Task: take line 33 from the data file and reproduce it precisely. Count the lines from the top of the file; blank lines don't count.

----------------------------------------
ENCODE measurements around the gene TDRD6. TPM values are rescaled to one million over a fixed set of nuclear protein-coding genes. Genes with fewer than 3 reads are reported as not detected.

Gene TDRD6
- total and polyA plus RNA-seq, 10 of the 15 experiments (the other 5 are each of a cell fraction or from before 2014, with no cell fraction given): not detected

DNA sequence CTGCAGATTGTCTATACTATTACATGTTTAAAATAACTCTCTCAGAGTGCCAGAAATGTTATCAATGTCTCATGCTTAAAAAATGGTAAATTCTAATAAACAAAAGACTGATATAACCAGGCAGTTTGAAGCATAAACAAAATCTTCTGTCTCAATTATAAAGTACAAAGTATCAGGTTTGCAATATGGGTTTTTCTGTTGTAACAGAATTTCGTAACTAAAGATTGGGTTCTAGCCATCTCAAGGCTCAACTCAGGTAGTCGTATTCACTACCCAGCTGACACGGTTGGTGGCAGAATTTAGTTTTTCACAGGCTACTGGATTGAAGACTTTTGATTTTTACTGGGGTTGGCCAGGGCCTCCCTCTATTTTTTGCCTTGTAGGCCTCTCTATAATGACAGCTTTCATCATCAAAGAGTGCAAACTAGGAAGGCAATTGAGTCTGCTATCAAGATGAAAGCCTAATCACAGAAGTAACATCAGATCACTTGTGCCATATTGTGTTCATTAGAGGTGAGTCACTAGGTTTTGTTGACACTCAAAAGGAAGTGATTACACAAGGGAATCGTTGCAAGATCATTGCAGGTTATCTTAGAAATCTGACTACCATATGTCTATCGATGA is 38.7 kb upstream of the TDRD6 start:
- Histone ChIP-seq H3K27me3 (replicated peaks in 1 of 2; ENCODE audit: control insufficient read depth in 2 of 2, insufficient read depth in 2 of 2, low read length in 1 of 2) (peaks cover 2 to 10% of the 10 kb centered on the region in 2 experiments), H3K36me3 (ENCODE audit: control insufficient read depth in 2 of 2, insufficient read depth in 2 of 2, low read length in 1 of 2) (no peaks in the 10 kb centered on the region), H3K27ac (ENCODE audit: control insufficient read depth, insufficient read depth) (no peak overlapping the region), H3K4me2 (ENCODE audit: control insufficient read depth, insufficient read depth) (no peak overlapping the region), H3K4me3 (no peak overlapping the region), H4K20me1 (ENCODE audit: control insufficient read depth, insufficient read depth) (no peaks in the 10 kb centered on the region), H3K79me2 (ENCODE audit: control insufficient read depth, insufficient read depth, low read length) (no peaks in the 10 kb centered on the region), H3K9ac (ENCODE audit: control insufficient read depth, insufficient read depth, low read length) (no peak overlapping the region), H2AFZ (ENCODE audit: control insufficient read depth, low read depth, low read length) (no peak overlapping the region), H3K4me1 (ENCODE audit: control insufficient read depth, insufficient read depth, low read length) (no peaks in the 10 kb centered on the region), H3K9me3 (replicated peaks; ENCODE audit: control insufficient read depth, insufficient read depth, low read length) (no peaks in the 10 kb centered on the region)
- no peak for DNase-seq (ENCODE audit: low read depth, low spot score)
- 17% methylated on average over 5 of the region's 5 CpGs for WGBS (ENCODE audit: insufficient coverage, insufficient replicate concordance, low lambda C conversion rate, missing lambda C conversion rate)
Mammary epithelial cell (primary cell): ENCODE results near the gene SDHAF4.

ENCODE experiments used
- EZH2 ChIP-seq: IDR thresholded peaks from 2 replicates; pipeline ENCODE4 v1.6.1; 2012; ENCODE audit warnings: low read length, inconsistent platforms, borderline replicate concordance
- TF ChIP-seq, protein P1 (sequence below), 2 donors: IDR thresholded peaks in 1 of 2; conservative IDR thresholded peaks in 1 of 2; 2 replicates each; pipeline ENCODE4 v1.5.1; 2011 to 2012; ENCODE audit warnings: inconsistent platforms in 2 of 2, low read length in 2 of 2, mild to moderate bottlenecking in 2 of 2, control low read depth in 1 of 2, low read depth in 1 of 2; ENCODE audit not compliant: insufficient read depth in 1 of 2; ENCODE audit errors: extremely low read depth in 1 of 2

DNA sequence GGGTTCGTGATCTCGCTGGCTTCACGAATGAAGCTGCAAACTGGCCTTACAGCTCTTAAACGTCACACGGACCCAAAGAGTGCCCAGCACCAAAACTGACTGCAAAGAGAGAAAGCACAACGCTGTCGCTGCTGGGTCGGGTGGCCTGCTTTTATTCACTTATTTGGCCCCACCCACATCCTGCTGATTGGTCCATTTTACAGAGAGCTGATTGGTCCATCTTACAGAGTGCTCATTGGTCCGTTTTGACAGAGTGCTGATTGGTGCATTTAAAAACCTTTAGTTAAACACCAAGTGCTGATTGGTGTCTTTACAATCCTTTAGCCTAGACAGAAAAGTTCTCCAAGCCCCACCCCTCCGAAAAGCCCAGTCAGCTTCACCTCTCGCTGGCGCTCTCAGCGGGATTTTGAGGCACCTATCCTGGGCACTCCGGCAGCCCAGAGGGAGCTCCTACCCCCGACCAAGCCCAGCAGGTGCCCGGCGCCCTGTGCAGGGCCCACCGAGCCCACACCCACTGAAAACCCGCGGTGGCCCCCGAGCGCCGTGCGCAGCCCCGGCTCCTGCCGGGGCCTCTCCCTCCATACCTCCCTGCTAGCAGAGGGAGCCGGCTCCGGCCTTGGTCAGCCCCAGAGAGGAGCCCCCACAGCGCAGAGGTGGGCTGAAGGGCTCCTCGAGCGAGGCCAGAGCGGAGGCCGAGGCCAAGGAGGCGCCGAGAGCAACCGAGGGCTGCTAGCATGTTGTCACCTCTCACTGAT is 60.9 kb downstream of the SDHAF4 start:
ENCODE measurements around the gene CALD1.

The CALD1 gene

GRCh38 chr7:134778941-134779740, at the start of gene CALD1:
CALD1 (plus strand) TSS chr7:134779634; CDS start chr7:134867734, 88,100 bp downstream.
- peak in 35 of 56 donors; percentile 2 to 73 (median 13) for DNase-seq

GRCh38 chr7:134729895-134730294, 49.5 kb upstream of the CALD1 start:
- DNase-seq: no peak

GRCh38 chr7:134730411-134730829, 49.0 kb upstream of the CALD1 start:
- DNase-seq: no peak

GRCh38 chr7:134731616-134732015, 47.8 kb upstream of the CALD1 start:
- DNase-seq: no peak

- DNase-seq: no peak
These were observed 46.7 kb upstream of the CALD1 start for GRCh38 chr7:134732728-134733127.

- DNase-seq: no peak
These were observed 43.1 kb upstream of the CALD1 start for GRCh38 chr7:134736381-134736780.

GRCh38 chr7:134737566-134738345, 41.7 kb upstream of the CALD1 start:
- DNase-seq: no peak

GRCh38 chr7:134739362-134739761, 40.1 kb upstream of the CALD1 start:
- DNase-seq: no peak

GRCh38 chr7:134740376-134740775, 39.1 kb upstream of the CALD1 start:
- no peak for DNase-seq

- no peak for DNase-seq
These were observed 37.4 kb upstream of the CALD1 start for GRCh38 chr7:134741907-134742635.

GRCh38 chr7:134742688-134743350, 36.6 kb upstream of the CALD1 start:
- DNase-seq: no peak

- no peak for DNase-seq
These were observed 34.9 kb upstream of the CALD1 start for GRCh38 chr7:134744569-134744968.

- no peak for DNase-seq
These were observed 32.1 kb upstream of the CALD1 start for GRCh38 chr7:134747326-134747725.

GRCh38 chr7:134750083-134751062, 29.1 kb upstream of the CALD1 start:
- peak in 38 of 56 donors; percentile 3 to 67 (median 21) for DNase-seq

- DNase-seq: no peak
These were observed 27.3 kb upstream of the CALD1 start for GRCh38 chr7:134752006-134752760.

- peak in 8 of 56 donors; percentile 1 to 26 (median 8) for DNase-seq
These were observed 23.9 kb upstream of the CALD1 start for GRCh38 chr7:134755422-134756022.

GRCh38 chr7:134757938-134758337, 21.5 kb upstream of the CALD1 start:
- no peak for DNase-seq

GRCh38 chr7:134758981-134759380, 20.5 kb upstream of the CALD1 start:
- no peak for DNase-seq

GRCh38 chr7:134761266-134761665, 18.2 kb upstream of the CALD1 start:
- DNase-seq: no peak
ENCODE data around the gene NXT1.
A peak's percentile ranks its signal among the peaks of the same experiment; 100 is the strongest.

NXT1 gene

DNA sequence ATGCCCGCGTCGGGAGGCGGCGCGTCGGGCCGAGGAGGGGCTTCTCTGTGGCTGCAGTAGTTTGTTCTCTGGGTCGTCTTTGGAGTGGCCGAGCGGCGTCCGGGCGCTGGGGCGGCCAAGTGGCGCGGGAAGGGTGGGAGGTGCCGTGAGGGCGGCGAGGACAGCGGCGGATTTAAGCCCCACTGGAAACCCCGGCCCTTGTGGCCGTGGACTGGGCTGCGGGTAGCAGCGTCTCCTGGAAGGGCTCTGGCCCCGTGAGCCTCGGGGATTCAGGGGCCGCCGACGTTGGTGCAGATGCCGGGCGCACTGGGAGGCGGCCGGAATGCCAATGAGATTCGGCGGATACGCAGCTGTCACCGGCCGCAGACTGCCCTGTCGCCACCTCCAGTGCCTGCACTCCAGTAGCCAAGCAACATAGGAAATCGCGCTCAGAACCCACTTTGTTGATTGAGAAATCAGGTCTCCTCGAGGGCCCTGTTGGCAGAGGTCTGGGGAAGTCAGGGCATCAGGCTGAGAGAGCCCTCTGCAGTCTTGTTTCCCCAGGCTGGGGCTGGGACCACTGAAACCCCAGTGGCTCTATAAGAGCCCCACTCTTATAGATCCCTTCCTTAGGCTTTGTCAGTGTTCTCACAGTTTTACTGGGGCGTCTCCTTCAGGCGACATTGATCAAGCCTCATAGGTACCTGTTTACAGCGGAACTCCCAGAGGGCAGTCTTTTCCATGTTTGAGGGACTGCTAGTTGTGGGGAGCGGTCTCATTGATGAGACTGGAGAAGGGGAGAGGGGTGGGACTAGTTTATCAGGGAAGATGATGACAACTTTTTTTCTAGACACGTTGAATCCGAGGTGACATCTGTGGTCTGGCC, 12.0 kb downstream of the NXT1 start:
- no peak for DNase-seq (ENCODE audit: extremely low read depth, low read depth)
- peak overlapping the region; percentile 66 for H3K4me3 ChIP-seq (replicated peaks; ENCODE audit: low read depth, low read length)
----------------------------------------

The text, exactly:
- no peak for DNase-seq